United 'plans to remove Dreamliner cockpit barriers'
United Continental's pilot union is requesting a meeting to discuss what it said is a plan for Boeing to take out secondary cockpit barriers on the airline's new 787 Dreamliners.
The airline "plans to pay for the removal of the secondary cockpit barrier/security enhancement" on the 787, Sean Cassidy, first vice president of the Air Line Pilots Association, wrote today in a letter to United Senior Vice President of Flight Operations Fred Abbott.
While the safety gates aren't required, "it makes no logical sense to pay for the removal of this device that further protects the flight deck from those with hostile intent," Cassidy wrote in the letter, a copy of which was obtained by Bloomberg News.
The barriers are designed to protect the cockpit when the door is opened so pilots can leave to rest or use the lavatory. Chicago-based United voluntarily added steel-cable devices resembling large child-safety gates on some jets after the US responded to the September 11 hijackings by ordering that cockpit doors be hardened to withstand assaults.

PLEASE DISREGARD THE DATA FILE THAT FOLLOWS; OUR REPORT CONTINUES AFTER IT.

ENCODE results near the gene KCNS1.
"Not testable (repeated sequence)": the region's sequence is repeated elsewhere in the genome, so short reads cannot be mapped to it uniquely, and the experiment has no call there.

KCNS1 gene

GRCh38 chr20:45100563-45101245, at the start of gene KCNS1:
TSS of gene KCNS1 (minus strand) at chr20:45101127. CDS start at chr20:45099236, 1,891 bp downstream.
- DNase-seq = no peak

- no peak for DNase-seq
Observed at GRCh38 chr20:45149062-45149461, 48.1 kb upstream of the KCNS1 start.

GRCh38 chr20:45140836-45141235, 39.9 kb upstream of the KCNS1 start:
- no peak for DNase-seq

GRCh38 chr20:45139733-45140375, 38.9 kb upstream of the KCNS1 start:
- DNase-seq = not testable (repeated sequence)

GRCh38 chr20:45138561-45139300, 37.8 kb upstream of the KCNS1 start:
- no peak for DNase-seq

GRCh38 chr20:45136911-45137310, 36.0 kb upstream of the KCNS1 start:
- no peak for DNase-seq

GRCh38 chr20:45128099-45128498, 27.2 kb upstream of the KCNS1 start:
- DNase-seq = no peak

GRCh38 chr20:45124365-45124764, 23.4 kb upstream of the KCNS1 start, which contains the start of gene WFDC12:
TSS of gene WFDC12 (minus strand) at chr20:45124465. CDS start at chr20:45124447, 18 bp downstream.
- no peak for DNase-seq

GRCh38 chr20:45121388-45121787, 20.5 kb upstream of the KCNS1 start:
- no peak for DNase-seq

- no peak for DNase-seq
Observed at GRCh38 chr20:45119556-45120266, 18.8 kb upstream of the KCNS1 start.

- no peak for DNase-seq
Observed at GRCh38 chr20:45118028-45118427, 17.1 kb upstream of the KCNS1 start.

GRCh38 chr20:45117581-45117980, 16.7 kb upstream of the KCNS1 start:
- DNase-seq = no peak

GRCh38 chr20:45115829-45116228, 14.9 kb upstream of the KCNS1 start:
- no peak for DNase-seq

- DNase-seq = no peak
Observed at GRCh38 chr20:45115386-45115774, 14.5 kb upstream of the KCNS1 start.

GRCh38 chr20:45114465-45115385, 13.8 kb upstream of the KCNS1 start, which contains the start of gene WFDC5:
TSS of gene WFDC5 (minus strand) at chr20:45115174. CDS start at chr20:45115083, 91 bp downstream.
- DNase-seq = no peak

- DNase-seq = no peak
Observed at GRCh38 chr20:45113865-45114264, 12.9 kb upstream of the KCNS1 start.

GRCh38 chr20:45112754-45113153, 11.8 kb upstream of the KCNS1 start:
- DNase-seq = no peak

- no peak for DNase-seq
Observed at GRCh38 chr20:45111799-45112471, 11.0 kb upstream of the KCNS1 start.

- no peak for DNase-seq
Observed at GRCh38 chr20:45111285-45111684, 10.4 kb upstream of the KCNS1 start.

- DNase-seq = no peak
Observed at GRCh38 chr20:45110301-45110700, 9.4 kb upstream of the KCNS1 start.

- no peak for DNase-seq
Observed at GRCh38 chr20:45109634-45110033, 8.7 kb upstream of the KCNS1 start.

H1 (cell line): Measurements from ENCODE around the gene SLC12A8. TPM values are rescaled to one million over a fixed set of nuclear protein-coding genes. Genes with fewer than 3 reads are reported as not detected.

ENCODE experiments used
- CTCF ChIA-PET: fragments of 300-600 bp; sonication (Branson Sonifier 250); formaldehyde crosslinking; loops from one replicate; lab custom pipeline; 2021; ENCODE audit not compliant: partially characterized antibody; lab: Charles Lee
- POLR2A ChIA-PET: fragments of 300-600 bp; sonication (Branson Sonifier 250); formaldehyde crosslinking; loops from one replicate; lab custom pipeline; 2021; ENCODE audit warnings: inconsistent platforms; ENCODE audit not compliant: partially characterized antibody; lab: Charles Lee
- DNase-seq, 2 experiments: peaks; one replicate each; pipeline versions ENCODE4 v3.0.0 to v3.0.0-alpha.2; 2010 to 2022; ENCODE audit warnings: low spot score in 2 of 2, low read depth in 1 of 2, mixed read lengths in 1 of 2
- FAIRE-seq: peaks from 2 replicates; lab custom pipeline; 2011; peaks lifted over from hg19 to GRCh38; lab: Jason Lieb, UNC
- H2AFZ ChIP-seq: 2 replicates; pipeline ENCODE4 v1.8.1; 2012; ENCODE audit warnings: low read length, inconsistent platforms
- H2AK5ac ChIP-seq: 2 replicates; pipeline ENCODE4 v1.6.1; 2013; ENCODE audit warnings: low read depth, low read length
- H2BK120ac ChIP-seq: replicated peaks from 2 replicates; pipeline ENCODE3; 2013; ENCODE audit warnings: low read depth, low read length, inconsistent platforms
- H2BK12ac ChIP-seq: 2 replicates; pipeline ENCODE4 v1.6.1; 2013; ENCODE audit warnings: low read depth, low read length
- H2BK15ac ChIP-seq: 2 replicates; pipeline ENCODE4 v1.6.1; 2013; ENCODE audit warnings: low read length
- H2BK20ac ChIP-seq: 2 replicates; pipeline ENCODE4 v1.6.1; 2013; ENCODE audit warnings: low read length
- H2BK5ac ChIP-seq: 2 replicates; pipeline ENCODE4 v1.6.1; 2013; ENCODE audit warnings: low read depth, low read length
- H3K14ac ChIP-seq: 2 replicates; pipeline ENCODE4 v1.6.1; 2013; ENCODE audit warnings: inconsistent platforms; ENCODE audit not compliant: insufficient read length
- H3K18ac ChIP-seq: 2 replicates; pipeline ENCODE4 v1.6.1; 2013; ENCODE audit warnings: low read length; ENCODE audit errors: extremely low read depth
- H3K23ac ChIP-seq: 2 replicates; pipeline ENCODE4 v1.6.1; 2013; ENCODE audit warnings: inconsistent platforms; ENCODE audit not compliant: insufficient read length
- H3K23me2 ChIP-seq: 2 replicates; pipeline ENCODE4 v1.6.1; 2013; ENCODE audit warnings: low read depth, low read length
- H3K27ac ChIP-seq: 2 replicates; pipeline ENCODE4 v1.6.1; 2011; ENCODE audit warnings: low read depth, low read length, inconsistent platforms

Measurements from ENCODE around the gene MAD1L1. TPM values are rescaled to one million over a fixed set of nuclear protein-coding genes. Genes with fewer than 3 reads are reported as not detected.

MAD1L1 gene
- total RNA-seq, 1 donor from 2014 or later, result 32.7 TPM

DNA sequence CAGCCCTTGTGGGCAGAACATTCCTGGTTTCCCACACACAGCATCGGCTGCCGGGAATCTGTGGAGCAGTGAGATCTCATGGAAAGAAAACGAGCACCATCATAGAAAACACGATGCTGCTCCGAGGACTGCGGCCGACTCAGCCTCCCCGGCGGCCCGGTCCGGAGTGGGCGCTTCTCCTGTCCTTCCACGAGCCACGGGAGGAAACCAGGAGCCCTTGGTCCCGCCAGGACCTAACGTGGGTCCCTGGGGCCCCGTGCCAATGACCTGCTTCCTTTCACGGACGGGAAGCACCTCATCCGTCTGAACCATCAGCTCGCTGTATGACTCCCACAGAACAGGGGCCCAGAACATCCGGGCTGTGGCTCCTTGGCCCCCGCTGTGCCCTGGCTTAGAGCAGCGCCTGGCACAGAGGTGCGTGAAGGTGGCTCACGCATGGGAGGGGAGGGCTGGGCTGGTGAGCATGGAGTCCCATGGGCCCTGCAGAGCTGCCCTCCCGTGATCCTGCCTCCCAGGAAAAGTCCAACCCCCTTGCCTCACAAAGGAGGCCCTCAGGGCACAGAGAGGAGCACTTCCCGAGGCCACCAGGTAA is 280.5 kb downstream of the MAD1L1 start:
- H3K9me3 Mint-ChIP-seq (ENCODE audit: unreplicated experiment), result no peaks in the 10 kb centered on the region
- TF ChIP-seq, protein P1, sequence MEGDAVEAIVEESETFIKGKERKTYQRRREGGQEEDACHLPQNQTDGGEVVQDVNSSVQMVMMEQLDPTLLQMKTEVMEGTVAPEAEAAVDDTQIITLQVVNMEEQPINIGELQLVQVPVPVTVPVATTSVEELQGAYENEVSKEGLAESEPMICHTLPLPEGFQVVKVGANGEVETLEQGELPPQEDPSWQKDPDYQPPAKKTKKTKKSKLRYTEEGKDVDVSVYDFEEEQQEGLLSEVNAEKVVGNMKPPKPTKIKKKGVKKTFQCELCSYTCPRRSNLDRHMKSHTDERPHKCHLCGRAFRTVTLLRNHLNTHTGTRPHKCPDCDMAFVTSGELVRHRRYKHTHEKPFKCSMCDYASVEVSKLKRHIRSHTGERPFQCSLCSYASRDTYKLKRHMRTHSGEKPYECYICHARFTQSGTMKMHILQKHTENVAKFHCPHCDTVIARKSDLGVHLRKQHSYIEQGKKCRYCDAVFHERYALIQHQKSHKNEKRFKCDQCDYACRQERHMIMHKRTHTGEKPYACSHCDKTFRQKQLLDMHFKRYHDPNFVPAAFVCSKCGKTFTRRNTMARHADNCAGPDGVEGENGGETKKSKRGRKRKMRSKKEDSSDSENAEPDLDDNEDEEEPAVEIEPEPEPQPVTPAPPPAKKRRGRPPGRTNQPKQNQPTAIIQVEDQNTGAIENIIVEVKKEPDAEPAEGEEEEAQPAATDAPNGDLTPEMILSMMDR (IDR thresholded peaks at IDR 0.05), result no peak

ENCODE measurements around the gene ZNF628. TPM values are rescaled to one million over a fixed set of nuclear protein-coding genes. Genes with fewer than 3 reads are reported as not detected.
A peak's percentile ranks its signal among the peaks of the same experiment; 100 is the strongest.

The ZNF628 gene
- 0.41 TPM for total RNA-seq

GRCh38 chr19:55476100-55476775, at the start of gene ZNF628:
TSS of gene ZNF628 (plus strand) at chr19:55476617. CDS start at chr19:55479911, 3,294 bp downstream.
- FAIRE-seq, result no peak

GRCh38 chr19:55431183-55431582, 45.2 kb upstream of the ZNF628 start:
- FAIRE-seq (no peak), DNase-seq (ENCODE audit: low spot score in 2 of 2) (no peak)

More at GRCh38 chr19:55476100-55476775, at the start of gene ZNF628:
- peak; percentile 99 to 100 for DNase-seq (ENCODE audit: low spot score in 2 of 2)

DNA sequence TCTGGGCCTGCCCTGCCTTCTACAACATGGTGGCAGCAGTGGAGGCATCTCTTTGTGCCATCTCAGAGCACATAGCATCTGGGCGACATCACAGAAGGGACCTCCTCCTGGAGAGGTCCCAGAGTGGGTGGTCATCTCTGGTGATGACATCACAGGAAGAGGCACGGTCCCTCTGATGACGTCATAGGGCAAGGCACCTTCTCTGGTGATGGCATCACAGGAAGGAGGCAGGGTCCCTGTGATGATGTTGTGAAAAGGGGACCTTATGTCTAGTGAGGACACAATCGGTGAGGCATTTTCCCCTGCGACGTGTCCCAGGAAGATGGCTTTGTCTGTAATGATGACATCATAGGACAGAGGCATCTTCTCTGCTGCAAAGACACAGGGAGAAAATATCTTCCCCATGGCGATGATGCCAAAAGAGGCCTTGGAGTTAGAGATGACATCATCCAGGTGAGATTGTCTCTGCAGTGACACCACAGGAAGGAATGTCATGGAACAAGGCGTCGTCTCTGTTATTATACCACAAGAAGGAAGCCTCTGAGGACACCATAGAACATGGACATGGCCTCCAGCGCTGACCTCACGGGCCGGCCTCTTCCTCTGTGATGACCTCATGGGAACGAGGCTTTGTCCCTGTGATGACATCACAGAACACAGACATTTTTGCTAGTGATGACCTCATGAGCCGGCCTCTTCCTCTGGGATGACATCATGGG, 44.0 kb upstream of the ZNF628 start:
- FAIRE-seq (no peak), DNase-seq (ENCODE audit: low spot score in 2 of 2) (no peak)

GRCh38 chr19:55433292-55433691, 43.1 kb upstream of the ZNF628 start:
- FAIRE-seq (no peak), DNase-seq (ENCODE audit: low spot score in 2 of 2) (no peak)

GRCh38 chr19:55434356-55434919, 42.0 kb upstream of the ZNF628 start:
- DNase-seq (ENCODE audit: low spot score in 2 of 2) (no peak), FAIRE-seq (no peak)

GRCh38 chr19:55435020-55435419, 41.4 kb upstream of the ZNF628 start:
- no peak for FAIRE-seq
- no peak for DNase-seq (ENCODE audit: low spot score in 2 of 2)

"Secondary cockpit security barriers are installed on some of our fleet, but to prevent that security from being compromised we do not discuss the details of which aircraft are equipped," Christen David, an airline spokeswoman, said in a telephone interview.
David declined to comment further on the status of cockpit barriers on 787s. The carrier has said it expects to receive its first Dreamliner in September and as many as six this year.
A union spokeswoman, Lisa Cohen, confirmed the letter's authenticity while declining to comment further.
Cassidy wrote that secondary barriers were standard on 787s, while Boeing has said in the past that the devices were optional. A telephone message left with Lori Gunter, a Boeing spokeswoman, wasn't immediately returned.